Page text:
Taking Choice out of Personal Health
the Monitor's Board, The Christian Science Monitor
A local government in Britain proposed this week to withhold welfare payments and other benefits to obese people if they fail to exercise. It is the latest example of a government trying to save money by impinging on personal choices.
The British plan would rely on smart cards to track whether welfare recipients are using official health facilities, such as swimming pools and gyms. Benefits would be docked accordingly in hopes of reducing medical costs associated with obesity.
The idea is in the same league as New York Citys coming ban on the sale of sugary soft drinks larger than 16 ounces at restaurants, theaters, and food carts. The ban, which starts in March, aims to reduce the citys high medical costs.
A related example is the recent consideration by dozens of states to require adult recipients of government benefits to pass a drug test even with no evidence of such abuse. While only four states have approved a version of this idea and courts are wary about endorsing the unreasonable search of a persons body states still see big savings in denying tax money to those who might use it to purchase drugs and harm themselves. (Many studies show the savings to states are elusive.) States should and often do deny benefits to those welfare recipients convicted of drug use.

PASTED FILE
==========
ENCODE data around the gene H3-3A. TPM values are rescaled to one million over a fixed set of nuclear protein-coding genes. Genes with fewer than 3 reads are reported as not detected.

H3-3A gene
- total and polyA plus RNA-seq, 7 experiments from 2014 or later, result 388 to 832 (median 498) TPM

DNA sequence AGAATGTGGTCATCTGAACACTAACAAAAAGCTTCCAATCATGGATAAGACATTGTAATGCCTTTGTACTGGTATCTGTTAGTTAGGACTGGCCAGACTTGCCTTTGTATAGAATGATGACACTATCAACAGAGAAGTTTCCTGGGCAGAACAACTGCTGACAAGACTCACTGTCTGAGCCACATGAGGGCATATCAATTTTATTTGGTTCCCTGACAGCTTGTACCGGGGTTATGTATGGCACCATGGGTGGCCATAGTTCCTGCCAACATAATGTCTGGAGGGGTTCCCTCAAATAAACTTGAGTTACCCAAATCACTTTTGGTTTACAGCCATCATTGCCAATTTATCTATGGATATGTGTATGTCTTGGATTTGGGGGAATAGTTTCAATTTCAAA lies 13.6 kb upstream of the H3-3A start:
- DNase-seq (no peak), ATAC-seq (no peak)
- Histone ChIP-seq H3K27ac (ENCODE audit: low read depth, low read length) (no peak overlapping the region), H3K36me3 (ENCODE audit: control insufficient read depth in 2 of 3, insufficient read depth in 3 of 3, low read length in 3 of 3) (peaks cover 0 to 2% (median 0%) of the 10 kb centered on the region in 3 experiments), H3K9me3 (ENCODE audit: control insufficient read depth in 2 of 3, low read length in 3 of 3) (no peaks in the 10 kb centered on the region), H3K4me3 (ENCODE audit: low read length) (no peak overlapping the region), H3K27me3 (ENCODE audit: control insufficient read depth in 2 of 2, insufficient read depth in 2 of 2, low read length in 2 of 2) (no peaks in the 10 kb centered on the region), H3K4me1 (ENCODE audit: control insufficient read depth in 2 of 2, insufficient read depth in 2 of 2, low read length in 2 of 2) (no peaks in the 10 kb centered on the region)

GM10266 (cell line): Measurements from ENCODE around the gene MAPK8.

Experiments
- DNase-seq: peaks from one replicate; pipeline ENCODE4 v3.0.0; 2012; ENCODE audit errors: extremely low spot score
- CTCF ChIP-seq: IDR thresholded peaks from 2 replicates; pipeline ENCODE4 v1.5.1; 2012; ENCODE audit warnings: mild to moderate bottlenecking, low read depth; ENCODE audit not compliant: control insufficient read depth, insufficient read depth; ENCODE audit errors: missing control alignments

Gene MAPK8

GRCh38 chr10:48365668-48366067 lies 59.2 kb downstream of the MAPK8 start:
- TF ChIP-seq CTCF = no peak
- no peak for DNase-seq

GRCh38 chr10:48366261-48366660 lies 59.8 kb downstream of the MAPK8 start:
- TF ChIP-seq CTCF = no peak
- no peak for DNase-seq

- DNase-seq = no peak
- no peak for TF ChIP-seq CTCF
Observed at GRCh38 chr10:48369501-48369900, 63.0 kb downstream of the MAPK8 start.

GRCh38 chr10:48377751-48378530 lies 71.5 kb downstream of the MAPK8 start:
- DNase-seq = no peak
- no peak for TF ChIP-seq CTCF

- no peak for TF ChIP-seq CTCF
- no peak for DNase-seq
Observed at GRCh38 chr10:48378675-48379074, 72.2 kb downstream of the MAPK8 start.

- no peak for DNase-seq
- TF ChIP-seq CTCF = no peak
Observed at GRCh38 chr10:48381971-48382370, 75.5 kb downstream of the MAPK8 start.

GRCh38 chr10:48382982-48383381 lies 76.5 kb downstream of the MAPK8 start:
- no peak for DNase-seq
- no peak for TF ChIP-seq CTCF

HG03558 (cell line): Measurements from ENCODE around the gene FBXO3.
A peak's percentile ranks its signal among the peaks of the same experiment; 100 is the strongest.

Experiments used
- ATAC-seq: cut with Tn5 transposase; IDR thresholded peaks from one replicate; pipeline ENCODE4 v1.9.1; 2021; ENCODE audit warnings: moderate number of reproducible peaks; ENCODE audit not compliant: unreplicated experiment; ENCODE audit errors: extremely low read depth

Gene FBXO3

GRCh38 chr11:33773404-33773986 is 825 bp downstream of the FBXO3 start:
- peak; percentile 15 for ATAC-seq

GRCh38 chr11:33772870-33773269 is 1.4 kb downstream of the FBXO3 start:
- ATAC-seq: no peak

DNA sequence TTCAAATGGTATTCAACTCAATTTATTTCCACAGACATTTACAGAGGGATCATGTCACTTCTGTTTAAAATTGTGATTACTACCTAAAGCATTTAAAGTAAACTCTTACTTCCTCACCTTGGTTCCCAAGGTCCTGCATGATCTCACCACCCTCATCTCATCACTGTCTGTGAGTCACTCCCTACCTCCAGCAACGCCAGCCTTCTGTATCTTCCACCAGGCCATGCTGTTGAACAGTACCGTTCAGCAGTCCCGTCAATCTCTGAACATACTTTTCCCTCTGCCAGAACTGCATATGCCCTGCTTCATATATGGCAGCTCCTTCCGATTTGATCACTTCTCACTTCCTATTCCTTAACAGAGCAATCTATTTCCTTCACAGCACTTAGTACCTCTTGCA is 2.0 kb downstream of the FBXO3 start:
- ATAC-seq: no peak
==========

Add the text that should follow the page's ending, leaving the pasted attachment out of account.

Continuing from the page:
The British plan to penalize the nonexercising obese is the type of drift toward hard paternalism that worries many people about the health-prevention aspects of Americas new Affordable Care Act (aka Obamacare). When government holds the power to withhold a key benefit, it may be tempted to use that power to nudge people toward certain lifestyle choices in order to save money.
So far, much of the laws prevention efforts are benign, such as building exercise facilities, offering anti-smoking programs, or providing more medical screening.
But with budget-cutting negotiations on the horizon in Washington, political pressure is mounting to reduce the rapid rise in health costs by targeting so-called preventable conditions, such as obesity, or a persons level of exercise. …